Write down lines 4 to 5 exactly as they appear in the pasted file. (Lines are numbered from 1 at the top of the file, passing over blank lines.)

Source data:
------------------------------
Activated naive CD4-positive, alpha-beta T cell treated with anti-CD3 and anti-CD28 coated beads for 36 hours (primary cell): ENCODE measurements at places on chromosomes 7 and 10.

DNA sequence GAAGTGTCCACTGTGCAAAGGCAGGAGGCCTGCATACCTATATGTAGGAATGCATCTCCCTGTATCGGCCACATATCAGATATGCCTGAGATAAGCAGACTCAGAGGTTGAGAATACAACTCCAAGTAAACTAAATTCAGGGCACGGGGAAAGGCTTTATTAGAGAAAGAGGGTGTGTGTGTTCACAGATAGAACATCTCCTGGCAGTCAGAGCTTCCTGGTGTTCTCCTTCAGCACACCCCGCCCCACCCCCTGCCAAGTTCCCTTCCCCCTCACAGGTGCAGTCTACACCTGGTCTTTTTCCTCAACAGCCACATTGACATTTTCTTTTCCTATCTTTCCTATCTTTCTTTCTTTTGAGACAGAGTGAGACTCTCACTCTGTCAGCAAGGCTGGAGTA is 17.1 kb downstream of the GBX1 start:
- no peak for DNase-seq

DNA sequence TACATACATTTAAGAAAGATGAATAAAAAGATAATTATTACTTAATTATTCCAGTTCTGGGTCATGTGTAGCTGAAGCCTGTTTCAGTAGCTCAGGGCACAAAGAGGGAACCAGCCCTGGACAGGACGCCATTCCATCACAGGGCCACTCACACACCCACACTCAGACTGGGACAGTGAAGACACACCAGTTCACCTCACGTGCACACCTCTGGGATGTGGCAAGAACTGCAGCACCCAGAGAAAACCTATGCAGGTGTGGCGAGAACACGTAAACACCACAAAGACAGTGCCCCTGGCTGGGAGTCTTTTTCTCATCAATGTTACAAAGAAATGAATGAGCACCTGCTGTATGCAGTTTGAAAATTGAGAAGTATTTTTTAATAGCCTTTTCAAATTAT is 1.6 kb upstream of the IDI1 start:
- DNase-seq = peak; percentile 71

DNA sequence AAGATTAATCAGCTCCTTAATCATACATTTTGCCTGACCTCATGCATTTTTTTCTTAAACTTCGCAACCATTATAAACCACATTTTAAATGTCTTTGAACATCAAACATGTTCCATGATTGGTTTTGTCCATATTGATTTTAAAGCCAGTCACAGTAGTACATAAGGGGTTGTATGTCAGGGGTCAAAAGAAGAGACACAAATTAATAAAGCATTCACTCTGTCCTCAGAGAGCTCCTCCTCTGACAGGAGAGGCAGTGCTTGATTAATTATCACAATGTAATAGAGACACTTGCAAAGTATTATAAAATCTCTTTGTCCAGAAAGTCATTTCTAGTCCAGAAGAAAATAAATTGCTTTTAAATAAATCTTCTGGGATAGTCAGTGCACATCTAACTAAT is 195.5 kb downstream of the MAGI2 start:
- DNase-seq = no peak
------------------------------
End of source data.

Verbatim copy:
DNA sequence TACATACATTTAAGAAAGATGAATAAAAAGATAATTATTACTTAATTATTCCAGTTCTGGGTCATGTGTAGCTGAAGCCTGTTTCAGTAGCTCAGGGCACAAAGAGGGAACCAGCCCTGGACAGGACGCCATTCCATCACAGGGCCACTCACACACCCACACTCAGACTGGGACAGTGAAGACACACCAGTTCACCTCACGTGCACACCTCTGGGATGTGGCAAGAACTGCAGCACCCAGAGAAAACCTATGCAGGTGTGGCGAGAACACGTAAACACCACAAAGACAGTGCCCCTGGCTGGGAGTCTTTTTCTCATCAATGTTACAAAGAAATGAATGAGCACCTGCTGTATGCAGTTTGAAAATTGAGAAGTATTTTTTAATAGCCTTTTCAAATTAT is 1.6 kb upstream of the IDI1 start:
- DNase-seq = peak; percentile 71